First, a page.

Up early to visit the world famous Tsukiji Market. We had a long ride on JR and the metro, but we were too early. The market for tourists opens at 9 a.m. So we stood in a restaurant line for more than 30 minutes to spoil our taste buds with delicious, freshly-caught-today, sumptuous shushi and shashimi for breakfast. We feasted on squid, eel, sea urchin, shrimp, salmon eggs, salmon, tuna, flounder -- just to name a few. After breakfast we wandered over the the Tsukiji Market while dodging forklifts and all sorts of mechanized vehicles. Peter led us through aisles and aisles of sea food, all caught today and on display for sale to hundreds of customers and restaurants through out Japan.
After coffee we decided to visit the Tokyo Museum of Photography in Ebisu since the weather was turning wet and rainy. The exhibit featured French photographer Robert Doisneau noted for his World War II French resistance photos, surprise celebrity shots, “boisson” (kisses), audience reactions, and many clever, humorous, artistic renderings of French urban life and typical Parisian locales.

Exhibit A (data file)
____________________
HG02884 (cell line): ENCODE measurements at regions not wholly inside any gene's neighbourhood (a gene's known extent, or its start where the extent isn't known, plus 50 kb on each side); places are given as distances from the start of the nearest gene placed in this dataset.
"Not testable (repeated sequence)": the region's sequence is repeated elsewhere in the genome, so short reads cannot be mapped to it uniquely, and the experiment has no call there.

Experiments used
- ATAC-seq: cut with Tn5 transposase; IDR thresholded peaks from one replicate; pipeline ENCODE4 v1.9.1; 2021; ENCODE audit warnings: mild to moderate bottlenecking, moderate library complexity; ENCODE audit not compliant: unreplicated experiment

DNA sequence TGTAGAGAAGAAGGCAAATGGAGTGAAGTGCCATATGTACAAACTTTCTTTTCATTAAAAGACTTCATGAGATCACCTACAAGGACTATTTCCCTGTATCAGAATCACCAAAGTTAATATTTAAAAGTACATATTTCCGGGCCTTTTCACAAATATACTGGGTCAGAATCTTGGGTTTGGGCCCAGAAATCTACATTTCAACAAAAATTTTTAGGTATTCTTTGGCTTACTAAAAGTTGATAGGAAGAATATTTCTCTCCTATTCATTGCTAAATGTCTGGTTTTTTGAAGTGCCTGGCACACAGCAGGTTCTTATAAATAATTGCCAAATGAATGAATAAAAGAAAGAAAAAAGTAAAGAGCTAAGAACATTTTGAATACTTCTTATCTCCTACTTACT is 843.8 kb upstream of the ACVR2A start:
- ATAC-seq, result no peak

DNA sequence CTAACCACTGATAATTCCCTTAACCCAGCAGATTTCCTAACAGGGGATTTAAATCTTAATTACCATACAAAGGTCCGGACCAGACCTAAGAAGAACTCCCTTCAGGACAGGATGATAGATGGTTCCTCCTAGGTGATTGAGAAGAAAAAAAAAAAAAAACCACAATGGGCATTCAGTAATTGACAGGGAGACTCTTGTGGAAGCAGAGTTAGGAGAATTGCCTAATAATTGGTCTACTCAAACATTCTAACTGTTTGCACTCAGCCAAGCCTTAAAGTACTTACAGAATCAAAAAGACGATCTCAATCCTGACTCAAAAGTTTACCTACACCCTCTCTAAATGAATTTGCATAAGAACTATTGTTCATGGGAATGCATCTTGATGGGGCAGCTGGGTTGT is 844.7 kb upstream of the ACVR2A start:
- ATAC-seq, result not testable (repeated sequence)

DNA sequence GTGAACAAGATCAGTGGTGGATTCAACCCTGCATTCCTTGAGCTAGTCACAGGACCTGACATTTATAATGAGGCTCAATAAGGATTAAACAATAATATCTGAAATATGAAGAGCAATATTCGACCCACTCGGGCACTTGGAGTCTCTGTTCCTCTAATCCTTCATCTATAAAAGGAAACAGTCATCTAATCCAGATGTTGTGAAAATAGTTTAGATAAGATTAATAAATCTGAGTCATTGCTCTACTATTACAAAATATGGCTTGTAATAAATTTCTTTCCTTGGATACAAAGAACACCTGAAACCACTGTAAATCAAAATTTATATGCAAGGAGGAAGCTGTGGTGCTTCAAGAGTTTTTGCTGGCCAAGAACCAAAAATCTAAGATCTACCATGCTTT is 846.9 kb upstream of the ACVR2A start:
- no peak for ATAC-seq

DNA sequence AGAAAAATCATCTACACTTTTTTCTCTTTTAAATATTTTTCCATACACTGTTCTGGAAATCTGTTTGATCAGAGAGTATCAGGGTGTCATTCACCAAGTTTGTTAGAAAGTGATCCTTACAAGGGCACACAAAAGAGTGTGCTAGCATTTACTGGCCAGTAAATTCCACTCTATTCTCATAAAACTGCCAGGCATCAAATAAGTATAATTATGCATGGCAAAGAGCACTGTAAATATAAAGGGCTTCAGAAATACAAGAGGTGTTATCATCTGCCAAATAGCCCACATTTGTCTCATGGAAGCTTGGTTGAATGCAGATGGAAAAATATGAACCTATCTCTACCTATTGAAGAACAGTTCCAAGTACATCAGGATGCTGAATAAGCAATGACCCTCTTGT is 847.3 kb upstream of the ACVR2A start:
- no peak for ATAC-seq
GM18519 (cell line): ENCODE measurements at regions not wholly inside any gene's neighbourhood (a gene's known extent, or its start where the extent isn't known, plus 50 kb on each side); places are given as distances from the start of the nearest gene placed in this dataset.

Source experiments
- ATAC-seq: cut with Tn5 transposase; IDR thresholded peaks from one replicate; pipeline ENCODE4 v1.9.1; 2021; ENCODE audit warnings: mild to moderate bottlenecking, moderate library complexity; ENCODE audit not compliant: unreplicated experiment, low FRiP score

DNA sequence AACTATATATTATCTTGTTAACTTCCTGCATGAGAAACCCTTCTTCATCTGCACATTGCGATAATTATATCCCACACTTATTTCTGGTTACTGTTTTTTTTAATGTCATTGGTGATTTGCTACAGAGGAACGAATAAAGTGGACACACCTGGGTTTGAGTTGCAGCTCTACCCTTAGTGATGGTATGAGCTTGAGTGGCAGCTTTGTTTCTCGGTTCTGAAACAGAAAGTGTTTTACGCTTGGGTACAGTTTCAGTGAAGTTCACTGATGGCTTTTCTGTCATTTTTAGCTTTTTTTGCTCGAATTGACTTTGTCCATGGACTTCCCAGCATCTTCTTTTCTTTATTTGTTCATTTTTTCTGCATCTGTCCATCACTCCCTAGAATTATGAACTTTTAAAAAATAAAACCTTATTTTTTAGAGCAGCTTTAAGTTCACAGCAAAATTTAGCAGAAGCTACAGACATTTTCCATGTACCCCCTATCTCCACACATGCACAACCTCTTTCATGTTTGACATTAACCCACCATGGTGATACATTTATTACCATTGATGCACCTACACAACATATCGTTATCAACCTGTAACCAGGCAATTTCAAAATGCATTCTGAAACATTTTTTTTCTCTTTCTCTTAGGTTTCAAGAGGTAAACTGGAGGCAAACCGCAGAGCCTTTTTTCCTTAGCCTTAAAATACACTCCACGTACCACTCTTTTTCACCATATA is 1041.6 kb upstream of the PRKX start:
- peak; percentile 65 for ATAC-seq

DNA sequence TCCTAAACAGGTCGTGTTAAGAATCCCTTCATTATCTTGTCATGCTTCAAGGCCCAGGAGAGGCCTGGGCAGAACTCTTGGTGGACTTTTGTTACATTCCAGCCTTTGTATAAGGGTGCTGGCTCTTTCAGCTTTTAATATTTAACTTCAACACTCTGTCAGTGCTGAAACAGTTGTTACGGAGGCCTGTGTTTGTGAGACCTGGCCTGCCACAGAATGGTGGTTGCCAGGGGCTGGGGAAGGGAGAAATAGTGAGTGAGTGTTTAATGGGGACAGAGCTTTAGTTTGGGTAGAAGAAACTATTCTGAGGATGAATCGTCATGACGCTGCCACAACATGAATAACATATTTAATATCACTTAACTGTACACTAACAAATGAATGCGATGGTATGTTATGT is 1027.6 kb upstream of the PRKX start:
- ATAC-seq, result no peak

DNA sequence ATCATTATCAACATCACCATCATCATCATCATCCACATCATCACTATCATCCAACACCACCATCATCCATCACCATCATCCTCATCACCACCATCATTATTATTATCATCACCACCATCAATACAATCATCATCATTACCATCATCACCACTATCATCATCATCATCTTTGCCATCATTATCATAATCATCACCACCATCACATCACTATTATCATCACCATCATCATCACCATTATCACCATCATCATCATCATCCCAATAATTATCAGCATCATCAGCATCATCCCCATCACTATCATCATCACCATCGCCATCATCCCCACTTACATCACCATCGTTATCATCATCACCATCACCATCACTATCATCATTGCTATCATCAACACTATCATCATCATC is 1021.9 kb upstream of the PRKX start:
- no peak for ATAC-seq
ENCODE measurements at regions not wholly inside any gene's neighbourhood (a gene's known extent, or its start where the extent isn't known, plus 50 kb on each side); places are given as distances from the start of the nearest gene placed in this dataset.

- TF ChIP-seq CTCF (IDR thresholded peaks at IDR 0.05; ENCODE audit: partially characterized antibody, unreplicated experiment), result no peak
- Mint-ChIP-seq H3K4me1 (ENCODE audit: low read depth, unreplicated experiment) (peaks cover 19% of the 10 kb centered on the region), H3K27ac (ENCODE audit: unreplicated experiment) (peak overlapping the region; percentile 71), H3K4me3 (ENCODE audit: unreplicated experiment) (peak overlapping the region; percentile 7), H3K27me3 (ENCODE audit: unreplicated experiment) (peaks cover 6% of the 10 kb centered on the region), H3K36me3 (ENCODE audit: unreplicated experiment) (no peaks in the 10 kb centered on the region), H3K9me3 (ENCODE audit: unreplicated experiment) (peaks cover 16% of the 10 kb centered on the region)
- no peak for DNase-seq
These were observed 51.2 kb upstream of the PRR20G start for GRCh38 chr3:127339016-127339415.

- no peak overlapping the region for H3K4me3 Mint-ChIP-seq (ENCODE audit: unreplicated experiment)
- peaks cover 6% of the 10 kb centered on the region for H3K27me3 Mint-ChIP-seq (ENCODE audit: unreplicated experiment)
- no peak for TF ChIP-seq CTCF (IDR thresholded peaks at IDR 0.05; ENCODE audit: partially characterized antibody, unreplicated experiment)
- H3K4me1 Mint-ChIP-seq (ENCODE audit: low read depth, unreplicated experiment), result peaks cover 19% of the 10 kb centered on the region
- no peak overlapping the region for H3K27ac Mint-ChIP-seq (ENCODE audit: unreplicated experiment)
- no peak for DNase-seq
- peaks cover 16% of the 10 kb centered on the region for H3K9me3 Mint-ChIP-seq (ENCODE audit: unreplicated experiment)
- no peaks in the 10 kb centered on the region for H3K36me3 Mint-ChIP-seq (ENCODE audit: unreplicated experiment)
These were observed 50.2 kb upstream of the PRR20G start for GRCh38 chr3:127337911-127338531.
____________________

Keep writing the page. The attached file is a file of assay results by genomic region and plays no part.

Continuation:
Upstairs the exhibit featured Felice Beato, a mid-19th century photographer who traveled to the newly conquered Asian and Indian continents to photograph bloody battle scenes, temples, local customs and dress, landscapes and much more. He settled in Yokohama for awhile to mingle with the Japanese and painstakingly color his unique Daguerreotype photos.
It started pouring rain, but Keith, undaunted, marched on to Yodobashi Camera in Akihabara, world-famous “electric city” where he purchased camera accessories for his Fuji Film FinePix. We ate lunch at the Lion Hokkaido, an Izakaya-style pub featuring small plates and beer. Discouraged by the wind and rain, we set off back to the hotel for a respite.
We traveled on the metro to dinner at Tokyo Station undergoing Victorian style renovation where Peter discovered Tokyo Imaiya on the 5th floor of a large office building across from Tokyo Station. The restaurant specializes in Hinai or “special chicken” Yakitori, grilled chicken parts on skewers including mune (breast), liver, kidneys, neck, and even ovaries! We also enjoyed vegetable skewers of peppers, mushrooms, onions, and asparagus cooked over a hot flame.